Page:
Many have had trouble with this recipe.
Knowing this, I have re-filmed the instructions 3 separate times over the last 2 years and then I even modified the recipe to accommodate all of those trouble spots. But I am still getting messages from folks with still more problems!
It is so difficult for me to say, “Ah ha! It’s because you did THIS or THAT” Or better yet it’s because you DID NOT do this or that!
But since I am not in your kitchen, and I do not see your oven set up, and I cannot know how you are mixing this recipe I just cannot say what the problem areas are. I thought I covered it by explaining it ad nausea, but apparently I did not.
All I can say guys is this: “If you mix it EXACTLY the way I show you, using EXACTLY the same ingredients that I do and you WEIGH your ingredients, you should not have any trouble. This cake comes out lovely for me each and every time. I am sorry to those who have had bad results. But on another note, there have been hundreds of you who have had GREAT results! So I know it is not a problem with the recipe.
Proceed with Caution! This is NOT A BEGINNER RECIPE
Vanilla Sponge Cake
This recipe will yield 2 thick 8″ layers, or 24 standard size cupcakes- lightly spray the inside of the cupcake paper with pan grease before pouring in the batter
Click here for more info on Baking Pan Sizes
I always recommend using parchment paper to line the bottom of any cake pans in addition to the pan grease. This will ensure clean release each and everytime.
Preheat oven to 350 degrees F
Large Eggs at room temperature 200g (4)
Sugar 400g (2c)
Whole Milk 8 fl oz
Butter 112g (8T)
Vanilla Extract 1 Tablespoon
All Purpose Flour 260g (2c) (You may sub in cake flour here)
Baking Powder 10g (2tsp)
Salt 2g (1/4tsp)
In the bowl of your Kitchen Aid mixer whip the eggs on high speed with the whip attachment until foamy, then gradually start adding in your sugar very slowly.
The eggs will take about 5 minutes to reach the ribbon stage, so in the meantine you can heat your milk and butter together in the microwave or on the stovetop and reserve.
Also have your flour and baking powder and salt sifted together.
The ribbon stage is a stage where the egg/sugar mixture is very light in color, very thick and when lift your whip attachment and the batter runs back into the bowl it makes a ribbon effect before disappearing back into the mixture. You can also do a “figure 8″ pattern with the mixture and if it stays visible for a few seconds before disappearing you know you have achieved ribbon stage.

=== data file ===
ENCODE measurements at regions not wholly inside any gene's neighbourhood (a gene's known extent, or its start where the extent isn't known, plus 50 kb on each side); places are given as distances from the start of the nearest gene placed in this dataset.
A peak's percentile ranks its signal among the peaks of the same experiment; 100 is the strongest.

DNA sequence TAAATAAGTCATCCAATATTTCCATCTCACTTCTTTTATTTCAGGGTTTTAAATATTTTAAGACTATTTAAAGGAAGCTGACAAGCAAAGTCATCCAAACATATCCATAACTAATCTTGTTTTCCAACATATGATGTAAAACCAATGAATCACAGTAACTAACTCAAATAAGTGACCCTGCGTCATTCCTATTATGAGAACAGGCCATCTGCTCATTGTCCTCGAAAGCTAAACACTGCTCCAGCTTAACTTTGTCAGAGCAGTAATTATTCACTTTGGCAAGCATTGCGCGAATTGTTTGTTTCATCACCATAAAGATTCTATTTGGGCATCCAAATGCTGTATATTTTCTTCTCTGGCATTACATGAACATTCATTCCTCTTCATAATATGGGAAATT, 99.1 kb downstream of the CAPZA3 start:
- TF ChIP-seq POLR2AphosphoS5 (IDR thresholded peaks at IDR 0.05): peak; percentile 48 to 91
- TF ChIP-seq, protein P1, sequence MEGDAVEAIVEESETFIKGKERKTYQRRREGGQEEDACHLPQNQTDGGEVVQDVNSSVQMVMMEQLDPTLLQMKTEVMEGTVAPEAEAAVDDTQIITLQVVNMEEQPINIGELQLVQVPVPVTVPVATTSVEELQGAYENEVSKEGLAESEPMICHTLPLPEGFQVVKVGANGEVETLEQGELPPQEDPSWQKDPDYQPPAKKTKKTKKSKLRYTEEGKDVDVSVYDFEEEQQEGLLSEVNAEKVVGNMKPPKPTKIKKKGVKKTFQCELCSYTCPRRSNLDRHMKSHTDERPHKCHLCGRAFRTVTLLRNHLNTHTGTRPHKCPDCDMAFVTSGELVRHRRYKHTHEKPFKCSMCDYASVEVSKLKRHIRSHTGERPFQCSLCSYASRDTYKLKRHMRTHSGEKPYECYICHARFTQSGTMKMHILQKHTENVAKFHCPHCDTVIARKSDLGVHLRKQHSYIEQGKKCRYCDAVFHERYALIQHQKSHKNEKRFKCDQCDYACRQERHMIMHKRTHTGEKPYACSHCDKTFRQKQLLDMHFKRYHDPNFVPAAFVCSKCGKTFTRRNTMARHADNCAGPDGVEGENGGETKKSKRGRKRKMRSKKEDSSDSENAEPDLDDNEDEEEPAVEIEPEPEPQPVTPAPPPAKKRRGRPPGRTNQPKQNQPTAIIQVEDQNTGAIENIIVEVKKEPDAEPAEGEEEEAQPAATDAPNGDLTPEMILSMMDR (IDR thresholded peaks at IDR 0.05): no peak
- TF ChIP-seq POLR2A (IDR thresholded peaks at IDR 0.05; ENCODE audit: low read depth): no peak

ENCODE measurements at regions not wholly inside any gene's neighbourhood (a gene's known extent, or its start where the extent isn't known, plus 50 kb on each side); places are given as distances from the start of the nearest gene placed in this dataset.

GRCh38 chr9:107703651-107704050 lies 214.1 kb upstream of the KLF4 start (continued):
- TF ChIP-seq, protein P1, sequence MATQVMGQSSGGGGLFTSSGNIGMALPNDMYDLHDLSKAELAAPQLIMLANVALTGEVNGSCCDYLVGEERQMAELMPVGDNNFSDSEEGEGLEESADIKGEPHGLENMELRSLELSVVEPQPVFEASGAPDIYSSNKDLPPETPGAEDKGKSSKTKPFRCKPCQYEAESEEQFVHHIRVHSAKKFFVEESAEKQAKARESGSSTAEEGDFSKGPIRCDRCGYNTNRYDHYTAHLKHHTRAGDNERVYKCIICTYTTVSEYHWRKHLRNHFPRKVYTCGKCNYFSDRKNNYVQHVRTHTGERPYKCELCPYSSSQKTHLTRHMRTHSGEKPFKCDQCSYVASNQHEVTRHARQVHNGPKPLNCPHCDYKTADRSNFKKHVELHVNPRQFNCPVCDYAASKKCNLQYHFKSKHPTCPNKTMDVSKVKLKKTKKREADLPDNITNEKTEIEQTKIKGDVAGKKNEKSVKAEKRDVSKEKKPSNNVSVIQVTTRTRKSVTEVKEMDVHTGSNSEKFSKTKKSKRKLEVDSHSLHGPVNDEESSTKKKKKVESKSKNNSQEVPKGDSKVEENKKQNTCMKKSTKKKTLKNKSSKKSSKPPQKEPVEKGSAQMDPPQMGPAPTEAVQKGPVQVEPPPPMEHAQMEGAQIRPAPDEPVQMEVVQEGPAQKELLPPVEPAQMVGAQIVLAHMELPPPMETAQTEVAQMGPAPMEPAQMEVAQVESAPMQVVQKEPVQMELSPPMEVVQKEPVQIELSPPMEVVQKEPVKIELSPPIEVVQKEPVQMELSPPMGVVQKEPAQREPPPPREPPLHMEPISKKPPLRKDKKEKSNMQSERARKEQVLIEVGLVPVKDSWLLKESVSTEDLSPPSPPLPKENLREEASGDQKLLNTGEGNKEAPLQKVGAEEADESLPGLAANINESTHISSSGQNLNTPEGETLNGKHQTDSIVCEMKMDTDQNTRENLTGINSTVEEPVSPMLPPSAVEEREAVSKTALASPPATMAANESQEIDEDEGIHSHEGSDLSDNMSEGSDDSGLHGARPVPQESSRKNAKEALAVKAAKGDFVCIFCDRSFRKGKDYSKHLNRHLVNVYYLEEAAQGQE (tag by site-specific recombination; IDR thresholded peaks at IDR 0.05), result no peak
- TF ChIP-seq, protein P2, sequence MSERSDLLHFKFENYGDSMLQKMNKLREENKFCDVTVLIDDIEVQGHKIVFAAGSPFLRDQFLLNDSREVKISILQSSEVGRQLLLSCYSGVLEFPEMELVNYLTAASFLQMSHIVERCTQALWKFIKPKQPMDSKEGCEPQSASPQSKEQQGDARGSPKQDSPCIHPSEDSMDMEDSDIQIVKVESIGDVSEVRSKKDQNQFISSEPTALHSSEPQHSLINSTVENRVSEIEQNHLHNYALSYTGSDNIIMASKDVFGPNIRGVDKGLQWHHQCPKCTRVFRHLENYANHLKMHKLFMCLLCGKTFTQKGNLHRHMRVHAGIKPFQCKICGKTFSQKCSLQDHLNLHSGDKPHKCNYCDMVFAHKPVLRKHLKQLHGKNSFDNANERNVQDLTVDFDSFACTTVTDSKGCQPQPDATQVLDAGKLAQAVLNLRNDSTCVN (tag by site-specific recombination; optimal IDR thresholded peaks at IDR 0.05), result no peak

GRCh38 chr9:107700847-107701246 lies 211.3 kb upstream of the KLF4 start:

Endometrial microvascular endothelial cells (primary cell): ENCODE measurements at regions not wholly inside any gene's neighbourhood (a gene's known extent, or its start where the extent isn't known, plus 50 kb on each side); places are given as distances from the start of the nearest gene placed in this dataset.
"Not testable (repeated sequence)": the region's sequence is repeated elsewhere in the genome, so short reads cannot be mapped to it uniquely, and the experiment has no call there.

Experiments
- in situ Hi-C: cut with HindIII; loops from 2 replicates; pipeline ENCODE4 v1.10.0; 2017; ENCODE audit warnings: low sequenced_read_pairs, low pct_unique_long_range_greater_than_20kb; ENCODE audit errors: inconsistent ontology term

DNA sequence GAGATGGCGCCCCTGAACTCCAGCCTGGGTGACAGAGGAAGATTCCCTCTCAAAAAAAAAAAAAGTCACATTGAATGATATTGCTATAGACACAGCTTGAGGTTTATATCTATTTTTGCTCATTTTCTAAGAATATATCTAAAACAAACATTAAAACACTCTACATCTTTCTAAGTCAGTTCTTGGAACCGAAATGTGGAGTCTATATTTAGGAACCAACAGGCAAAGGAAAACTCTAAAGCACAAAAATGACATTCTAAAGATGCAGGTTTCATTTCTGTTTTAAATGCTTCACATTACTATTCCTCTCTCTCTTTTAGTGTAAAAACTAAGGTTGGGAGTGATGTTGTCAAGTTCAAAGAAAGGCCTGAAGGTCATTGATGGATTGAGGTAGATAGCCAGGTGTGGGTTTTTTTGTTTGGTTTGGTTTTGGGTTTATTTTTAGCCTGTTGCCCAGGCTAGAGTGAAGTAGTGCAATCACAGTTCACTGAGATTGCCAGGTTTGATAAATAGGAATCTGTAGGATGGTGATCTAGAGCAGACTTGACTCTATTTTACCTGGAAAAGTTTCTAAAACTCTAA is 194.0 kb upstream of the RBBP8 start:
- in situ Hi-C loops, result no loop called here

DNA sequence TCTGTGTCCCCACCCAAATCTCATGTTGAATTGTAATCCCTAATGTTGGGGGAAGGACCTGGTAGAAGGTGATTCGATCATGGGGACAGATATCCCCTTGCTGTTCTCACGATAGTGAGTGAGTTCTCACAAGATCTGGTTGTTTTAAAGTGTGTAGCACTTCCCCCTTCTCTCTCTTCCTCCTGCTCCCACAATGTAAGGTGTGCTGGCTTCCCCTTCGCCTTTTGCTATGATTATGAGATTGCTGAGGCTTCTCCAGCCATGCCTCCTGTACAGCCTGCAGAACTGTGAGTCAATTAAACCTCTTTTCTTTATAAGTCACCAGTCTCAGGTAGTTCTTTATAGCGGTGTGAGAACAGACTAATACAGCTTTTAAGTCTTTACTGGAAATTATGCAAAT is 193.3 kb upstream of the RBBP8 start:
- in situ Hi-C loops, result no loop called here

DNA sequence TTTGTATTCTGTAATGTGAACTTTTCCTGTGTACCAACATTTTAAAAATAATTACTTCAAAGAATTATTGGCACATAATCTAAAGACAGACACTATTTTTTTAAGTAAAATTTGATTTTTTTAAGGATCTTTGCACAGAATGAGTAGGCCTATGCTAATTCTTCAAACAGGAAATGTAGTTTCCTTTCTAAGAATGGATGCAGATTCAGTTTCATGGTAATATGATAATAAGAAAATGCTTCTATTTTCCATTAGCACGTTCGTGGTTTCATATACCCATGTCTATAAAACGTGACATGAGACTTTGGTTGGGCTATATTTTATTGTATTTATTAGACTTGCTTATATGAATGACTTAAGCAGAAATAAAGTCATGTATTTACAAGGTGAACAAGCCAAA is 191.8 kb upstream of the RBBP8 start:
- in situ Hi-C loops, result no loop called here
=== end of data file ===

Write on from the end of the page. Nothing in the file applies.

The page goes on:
At this point add in all of the dry ingredients at once with the mixer OFF so you do not have a flour shower all over your kitchen! And on low speed mix in the dry mixture. You can gradually go up to a higher speed to make sure it is all incorporated evenly.
Next you will prepare a liaison with the milk/butter mixture. A liaison is a technique in which rather than dumping the liquids straight into the main batter causing deflating of this delicate foam we took such care to acheive; you will take out about 2 cups of the cake batter into a separate mixing bowl, and with a hand whisk add the liquids to THAT 2 cups of batter. Whisk it all together and then proceed to add this liason to the orginal cake batter in the Kitchen Aid bowl.
Add the vanilla extract last and pour into prepared pans.
Bake this cake at 350 degrees F for about 25 minutes, then lower the temperature to 325 F to continue baking UNTIL IT’S DONE !
**Some of you have trouble with your cupcakes RISING! Start with 375 F temperature and once they JUMP (about 15 minutes), turn down to 325 F and bake the rest of the way.
The cake is done when you gently press the center and it springs back immediately.
Please Read WHAT IS CAKE to understand the different types of cakes recipes and how each one is different from the next.
Also, this cake recipe is a foaming egg sponge, so it is naturally going to be a DRY style cake due to very low amounts of fat in the recipe.
It lends itself nicely to having a Simple Syrup brushed on the layers to add moisture
A Note on Doubling this recipe:
Most recipes are no problem to simply double or triple the ingredients amount and proceed as the recipe states to mix.
However with a recipe such as this one, that requires the eggs reach a certain volume, you may have trouble to double and especially triple the quantities here, because you are severely limiting the amount of room for the eggs to gain volume.
If you have a 7qt Kitchen Aid bowl, you can double the recipes, but I will not advise to triple unless you have a commercial 12Qt or 20Qt Bowl
**Some people have commented that they get a bit of a “sugar crust” on top of their finished baked cake. It is possible that the sugar you are using is of a coarser grain, so it is not dissolving into the mixture as it should. You can try switching to Caster Sugar or SuperFine here in the USA (which is very fine grain) or even taking your regular grain sugar and grinding it down in a coffee grinder or food processor.
Another cause of this slight crust may be a TOO HOT oven. Since so many home ovens are different, and I use a convection oven at the bakery (which tends to run about 25 degrees F above home ovens) you may want to set your oven temp on a lower setting if you think your oven may be the culprit, to see if that helps.